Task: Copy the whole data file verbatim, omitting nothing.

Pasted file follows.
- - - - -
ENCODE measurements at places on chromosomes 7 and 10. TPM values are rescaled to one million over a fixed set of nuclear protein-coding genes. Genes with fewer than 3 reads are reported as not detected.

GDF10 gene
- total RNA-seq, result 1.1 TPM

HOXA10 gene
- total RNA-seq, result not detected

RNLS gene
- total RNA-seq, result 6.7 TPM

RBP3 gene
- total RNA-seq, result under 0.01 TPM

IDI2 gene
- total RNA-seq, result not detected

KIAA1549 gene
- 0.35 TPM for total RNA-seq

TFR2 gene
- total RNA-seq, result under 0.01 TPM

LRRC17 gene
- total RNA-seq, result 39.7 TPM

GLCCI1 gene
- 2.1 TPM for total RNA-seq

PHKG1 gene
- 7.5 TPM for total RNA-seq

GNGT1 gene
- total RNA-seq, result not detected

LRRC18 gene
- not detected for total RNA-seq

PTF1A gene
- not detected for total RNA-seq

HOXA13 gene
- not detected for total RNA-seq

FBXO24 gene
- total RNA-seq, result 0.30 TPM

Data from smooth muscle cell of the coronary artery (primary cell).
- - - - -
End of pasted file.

ENCODE measurements at places on chromosomes 7 and 10. TPM values are rescaled to one million over a fixed set of nuclear protein-coding genes. Genes with fewer than 3 reads are reported as not detected.

GDF10 gene
- total RNA-seq, result 1.1 TPM

HOXA10 gene
- total RNA-seq, result not detected

RNLS gene
- total RNA-seq, result 6.7 TPM

RBP3 gene
- total RNA-seq, result under 0.01 TPM

IDI2 gene
- total RNA-seq, result not detected

KIAA1549 gene
- 0.35 TPM for total RNA-seq

TFR2 gene
- total RNA-seq, result under 0.01 TPM

LRRC17 gene
- total RNA-seq, result 39.7 TPM

GLCCI1 gene
- 2.1 TPM for total RNA-seq

PHKG1 gene
- 7.5 TPM for total RNA-seq

GNGT1 gene
- total RNA-seq, result not detected

LRRC18 gene
- not detected for total RNA-seq

PTF1A gene
- not detected for total RNA-seq

HOXA13 gene
- not detected for total RNA-seq

FBXO24 gene
- total RNA-seq, result 0.30 TPM

Data from smooth muscle cell of the coronary artery (primary cell).